In hazardous areas such as Zones 1 or 2, keyboards and pointing devices can present further problems, and adapting these components for use in these areas is often prohibitively expensive. Multi-touch systems are inherently safer in these areas, with cost of modifications for hazardous area use low to non-existent. 

A proven, user-friendly technology

Multi-touch technology for HMI systems is based on the same analog resistive or projected capacitive platforms that have been used for years in touchscreen devices such as smartphones and point-of-sale terminals. Multi-touch technology is built using these proven technologies as a foundation, with functionality extended as required to accommodate new touch features. Adapting multi-touch for industrial applications, however, can be more difficult because of the additional demands of reliability, security, and safety in these environments. As with industrial PCs, multi-touch screens must be protected and be more durable than those used for personal and commercial applications. A protective overlay of glass or polycarbonate is used to safeguard the screen from damage caused by exposure to vibrations, scratches, splashes, and extreme temperatures. The protective overlay also must be able to detect touch from bare or even gloved hands. 

Along with hardware protective measures, software considerations must be taken into account. Software functionality needs to be written specifically for industrial multi-touch HMI applications because user interaction in these cases is much different than with a keyboard and pointing device. For instance, with a pointing device and keyboard, the user can acknowledge alarms through a pre-defined shortcut or by clicking specific buttons. A multi-touch implementation can define a gesture, such as drawing the letter “V” with a finger to perform the same acknowledgment. The ability to recognize gestures also allows developers to enable additional measures for safety and security, such as pushing an external hard-wired button or performing a two-handed operation to prevent critical commands from being issued accidentally.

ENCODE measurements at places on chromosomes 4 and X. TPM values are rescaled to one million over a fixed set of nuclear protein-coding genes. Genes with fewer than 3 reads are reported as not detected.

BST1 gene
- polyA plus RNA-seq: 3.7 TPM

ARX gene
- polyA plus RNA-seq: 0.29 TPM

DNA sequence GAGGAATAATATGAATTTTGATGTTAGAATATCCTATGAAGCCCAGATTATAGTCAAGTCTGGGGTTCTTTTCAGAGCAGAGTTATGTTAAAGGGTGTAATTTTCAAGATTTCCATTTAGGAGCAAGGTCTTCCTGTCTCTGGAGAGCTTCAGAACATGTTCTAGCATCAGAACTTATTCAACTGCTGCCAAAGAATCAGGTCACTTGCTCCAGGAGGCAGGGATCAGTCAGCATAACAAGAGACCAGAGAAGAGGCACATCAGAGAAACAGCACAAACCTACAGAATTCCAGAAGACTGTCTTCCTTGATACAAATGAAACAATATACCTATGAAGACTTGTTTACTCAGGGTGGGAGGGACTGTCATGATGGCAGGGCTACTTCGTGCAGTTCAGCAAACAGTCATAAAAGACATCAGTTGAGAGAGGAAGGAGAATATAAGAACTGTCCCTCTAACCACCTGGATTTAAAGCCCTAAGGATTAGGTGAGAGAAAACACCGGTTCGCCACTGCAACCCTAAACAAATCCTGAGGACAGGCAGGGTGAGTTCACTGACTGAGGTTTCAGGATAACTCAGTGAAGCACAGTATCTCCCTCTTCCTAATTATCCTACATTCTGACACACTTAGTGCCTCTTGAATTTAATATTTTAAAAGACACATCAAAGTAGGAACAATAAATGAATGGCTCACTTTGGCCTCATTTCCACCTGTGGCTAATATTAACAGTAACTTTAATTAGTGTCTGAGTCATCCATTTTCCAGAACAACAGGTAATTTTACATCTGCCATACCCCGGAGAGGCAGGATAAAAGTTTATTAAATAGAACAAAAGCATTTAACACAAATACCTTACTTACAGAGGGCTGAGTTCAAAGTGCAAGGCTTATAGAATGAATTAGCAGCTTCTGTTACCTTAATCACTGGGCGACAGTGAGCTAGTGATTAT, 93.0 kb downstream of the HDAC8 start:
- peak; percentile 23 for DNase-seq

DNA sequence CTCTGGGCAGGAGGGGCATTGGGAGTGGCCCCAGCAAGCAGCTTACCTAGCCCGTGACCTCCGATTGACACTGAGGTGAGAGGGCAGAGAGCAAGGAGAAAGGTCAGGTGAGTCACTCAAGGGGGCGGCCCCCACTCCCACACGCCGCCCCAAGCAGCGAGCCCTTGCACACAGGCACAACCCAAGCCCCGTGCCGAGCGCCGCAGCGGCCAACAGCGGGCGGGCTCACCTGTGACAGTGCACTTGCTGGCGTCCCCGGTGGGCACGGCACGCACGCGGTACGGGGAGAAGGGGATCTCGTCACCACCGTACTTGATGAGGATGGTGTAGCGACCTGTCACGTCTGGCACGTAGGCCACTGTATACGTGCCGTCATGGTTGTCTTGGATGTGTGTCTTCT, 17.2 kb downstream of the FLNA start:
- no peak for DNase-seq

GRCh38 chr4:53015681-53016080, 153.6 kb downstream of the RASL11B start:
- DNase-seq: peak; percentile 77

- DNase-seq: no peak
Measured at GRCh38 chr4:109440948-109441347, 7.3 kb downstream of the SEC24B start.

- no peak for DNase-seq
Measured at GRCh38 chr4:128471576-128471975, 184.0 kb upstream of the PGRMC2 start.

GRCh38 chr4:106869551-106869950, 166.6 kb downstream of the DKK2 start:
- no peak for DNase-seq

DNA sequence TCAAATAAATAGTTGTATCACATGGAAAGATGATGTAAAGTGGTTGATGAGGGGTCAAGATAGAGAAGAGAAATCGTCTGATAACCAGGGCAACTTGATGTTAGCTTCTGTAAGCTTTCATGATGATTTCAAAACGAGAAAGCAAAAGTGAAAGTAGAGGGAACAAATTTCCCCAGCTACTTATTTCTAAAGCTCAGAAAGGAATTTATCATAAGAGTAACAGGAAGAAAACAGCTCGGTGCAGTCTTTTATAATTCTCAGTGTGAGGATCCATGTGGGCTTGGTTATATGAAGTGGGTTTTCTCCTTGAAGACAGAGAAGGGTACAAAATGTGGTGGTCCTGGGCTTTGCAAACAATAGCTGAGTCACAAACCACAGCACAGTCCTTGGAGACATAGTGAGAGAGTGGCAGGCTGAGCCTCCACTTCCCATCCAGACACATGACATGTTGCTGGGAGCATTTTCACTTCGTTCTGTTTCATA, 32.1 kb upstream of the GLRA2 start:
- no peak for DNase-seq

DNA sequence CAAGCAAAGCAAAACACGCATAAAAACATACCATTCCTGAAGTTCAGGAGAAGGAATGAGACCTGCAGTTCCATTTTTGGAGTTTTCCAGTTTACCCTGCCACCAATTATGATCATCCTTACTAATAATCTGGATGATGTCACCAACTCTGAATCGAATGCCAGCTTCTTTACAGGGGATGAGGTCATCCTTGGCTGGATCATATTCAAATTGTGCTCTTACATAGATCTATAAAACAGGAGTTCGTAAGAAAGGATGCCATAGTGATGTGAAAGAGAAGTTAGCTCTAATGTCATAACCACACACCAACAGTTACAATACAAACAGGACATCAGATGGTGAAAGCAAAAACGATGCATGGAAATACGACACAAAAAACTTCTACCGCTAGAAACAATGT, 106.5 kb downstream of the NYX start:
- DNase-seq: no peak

Fig. 2. A multi-touch HMI enables users to access information faster and more efficiently by replacing menus and sub-menus with user-arranged toolbars. Courtesy: IndusoftTo give a multi-touch HMI application the look and feel of familiar operations, developers must make the HMI usability similar to smartphones, tablets, and other consumer multi-touch devices. Software programs must be written for recognizing and processing touch movements involving various contact points, which are very different than those for keystrokes or pointing device. For example, software developers need to give users the ability to employ the zoom gesture to reduce or expand screen size in the same manner they do with their personal devices. 

In addition, other common touch functionalities, such as tap and swipe, are needed so that the user can page through screens, lists, directories, and such. Some of these gestures are already recognized by the operating system and can be easily incorporated into the HMI. Others can be pre-defined by the HMI implementation. A modern HMI package should also provide mechanisms that enable specific HMI applications to be defined by a user’s own gestures to make executed operations more intuitive (Figure 2).